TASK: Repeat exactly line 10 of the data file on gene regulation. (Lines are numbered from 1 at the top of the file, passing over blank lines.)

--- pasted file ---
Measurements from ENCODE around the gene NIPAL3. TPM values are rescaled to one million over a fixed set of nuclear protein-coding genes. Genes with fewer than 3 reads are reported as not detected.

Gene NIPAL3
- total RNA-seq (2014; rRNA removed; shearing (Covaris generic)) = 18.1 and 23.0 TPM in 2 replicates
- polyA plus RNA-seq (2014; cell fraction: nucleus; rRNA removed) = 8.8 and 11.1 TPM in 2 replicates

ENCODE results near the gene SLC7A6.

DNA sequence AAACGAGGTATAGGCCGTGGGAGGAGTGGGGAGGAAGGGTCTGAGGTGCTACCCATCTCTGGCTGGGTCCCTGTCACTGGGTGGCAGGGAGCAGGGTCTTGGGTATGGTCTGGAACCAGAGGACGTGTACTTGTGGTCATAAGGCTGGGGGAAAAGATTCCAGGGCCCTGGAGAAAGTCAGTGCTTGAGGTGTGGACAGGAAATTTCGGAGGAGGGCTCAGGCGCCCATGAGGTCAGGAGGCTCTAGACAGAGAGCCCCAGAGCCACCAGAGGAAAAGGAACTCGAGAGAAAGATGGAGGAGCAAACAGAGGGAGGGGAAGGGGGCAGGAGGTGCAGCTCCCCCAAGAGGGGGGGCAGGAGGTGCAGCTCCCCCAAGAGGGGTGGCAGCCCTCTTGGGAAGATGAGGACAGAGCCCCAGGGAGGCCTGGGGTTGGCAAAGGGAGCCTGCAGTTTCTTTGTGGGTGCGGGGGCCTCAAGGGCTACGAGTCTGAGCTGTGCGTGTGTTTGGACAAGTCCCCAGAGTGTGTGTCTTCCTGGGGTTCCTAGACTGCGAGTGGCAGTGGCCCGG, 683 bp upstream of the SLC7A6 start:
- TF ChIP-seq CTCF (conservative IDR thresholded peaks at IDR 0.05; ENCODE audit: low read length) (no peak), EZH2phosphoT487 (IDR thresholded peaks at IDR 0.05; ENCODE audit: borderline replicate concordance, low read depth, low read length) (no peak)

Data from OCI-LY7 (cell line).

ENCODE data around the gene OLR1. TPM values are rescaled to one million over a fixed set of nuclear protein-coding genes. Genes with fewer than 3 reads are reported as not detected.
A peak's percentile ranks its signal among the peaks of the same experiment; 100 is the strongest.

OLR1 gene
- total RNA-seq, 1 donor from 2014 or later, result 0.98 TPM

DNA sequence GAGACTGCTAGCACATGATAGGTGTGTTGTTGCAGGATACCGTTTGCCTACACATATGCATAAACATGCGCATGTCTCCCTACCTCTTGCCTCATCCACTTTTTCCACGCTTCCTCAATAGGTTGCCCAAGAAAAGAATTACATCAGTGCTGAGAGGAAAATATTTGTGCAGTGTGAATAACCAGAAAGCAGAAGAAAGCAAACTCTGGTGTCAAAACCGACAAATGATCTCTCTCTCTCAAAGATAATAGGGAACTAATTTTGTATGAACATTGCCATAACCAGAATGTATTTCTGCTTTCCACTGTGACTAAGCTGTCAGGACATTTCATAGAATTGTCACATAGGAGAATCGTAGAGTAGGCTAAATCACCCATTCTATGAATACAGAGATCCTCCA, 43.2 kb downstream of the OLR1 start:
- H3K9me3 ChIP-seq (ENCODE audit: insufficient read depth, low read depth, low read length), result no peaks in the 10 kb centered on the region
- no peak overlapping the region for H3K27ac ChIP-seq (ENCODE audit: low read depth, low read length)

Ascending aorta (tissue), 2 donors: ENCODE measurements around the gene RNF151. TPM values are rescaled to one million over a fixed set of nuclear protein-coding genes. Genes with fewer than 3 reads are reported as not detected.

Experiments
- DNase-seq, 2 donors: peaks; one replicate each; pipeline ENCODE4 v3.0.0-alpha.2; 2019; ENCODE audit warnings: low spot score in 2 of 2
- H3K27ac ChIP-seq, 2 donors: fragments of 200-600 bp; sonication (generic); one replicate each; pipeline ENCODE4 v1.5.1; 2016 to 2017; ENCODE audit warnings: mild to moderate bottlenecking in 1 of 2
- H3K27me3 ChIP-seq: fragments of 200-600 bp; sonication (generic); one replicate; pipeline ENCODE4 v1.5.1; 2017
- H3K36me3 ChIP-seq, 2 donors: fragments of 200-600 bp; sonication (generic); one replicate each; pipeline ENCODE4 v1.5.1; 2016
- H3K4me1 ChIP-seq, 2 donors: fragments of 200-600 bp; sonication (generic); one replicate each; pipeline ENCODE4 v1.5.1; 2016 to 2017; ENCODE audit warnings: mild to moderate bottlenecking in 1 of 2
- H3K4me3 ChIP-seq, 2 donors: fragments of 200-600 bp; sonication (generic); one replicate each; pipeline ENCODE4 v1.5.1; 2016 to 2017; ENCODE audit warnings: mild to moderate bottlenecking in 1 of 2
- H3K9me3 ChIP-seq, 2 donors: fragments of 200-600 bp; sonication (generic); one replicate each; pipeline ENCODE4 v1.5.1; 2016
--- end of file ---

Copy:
A peak's percentile ranks its signal among the peaks of the same experiment; 100 is the strongest.